New Zealand likely to implement '.nz' dispute resolution process
InternetNZ, which through the Office of the Domain Name Commissioner oversees the management of the '.nz' county-code top-level domain, has set up a working group to discuss the implementation of a dispute resolution process for '.nz' domain names.
At present, the only resort for a trademark or brand owner who believes that someone has wrongfully taken its '.nz' domain name is High Court litigation. The causes of action are usually passing off and breach of the Fair Trading Act 1986 (misleading and deceptive conduct in the course of trade). Several New Zealand domain name cases have been decided in favour of trademark/brand owners. However, High Court litigation is expensive and often time-consuming.
Following a consultation, InternetNZ has decided that New Zealand needs a domain name dispute resolution system. Two options have been identified. The first is a New Zealand system based on the United Kingdom's Nominet dispute resolution process. The second is to use the World Intellectual Property Organization (WIPO) Uniform Domain Name Dispute Resolution Policy (UDRP) process.
The UDRP process is familiar to many New Zealanders since this is the one used in disputes over '.com' domain names. The system is generally found to be quick and cost-effective. On the other hand, having a New Zealand based system would have its benefits. Despite modern technology, it is easier to communicate when the deciding body is in the same time zone.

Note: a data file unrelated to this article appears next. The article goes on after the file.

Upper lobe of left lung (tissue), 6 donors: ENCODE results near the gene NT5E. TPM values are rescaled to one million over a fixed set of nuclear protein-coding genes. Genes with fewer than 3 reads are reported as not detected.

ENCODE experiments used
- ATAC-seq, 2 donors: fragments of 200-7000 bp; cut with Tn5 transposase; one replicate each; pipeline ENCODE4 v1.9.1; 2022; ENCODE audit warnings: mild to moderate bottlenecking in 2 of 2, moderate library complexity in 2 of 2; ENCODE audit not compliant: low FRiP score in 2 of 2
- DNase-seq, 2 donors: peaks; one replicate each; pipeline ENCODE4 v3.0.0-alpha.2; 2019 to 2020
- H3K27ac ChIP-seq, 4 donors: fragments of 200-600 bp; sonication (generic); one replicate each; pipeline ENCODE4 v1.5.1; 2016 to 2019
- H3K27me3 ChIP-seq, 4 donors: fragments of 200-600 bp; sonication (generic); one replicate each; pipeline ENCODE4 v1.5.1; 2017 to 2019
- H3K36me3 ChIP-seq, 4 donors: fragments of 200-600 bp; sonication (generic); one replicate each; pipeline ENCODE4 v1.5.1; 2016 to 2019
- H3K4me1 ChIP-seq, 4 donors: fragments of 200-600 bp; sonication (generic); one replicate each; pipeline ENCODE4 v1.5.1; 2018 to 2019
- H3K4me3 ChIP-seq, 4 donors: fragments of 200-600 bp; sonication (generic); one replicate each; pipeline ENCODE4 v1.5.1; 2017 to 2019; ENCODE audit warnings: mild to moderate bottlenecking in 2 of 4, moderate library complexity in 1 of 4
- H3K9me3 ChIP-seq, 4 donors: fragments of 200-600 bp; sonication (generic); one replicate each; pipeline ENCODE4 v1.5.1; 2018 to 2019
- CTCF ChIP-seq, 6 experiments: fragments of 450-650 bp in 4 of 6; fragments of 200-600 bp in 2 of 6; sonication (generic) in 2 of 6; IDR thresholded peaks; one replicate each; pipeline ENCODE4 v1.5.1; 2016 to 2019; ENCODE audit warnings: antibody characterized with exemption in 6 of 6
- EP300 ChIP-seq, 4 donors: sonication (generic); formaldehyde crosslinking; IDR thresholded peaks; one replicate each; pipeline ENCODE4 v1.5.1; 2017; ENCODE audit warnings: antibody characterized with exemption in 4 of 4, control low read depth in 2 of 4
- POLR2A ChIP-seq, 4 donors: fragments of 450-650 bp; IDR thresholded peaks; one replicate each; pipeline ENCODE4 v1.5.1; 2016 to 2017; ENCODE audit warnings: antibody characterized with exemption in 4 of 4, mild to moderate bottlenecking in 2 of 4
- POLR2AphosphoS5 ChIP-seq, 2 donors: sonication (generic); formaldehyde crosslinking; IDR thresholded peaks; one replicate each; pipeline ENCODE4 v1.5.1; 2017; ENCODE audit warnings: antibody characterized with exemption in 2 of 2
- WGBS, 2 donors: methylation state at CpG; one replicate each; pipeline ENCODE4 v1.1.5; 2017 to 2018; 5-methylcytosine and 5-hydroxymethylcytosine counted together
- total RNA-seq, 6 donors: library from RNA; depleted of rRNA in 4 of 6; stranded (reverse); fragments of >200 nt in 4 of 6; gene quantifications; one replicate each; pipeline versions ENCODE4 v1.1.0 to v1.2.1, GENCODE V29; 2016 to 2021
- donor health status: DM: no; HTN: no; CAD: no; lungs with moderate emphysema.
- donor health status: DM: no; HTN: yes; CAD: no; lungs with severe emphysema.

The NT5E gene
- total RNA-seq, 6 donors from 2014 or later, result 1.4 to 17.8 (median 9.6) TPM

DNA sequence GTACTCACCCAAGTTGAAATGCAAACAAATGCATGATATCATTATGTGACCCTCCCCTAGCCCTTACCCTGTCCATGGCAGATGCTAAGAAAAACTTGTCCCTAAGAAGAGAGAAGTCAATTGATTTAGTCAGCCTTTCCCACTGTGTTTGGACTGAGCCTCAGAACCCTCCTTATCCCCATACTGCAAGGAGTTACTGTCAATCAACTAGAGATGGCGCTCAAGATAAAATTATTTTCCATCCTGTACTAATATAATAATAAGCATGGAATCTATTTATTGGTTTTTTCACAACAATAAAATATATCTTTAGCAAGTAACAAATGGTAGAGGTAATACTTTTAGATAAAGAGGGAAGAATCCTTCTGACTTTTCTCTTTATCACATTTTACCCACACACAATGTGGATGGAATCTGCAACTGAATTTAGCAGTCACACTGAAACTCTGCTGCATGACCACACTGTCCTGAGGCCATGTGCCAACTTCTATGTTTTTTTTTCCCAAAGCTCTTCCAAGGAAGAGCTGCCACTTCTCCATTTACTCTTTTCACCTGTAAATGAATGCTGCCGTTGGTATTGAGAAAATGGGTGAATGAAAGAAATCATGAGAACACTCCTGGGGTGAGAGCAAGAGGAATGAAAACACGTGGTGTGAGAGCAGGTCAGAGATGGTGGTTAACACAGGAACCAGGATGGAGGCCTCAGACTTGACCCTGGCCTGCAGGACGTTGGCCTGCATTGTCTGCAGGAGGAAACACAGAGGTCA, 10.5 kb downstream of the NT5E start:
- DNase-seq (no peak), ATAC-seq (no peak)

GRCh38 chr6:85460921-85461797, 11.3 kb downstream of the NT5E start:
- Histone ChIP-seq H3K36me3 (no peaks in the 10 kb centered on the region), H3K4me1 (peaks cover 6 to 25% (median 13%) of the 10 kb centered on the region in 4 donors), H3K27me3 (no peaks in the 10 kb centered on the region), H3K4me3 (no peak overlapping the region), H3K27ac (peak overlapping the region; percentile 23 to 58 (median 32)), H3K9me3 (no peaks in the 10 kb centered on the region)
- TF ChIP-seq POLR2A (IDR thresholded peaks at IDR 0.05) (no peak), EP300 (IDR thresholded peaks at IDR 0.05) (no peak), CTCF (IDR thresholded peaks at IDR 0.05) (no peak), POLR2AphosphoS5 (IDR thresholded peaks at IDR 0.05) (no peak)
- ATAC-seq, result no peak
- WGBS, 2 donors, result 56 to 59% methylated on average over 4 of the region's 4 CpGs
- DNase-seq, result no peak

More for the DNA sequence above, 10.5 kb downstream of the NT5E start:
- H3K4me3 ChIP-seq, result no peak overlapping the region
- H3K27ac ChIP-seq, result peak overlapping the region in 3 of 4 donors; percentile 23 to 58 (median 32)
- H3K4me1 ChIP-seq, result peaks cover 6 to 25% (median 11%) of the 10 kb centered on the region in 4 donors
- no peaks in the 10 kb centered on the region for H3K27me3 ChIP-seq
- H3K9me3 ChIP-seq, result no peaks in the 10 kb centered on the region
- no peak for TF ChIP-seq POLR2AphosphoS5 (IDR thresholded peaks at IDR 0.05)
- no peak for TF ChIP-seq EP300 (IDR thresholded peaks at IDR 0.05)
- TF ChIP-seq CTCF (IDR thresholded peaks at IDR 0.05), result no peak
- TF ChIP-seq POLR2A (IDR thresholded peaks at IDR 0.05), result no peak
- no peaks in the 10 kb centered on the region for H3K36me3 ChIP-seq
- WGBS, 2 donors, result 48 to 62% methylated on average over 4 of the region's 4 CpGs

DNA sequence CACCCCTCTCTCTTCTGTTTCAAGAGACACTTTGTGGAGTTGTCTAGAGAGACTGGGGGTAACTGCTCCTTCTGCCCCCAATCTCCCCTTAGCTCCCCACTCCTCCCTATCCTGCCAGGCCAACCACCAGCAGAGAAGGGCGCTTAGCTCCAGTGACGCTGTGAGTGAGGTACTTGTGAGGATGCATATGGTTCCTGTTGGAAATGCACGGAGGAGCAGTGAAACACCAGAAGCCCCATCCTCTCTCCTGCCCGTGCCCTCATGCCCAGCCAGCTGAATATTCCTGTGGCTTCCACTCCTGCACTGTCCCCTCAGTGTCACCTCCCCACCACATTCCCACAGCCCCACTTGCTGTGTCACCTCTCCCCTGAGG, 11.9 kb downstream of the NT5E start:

There are advantages for New Zealand in being able to determine its own criteria for deciding complaints. However, there may be difficulties in choosing the correct criteria, whereas the WIPO UDRP criteria are well established, meaning that much of the hard work would be saved. It should also be noted that WIPO can work with a domain name registry to determine a process that meets the needs of a specific country.
Any dispute resolution system will only be successful if it has teeth. The deciding body must have the power to order the transfer of the domain name, including the ability for the registrar to transfer the domain name when ordered to do so. Successful parties should have the possibility to recover costs. The system must also be fast and relatively inexpensive.
Trademark/brand owners in New Zealand look set to benefit no matter which system is chosen. The existence of a more user-friendly system should also act as a deterrent to cybersquatters since, at present, they know that a trademark/brand owner has no choice but to litigate.
Kate Duckworth, Baldwins, Wellington
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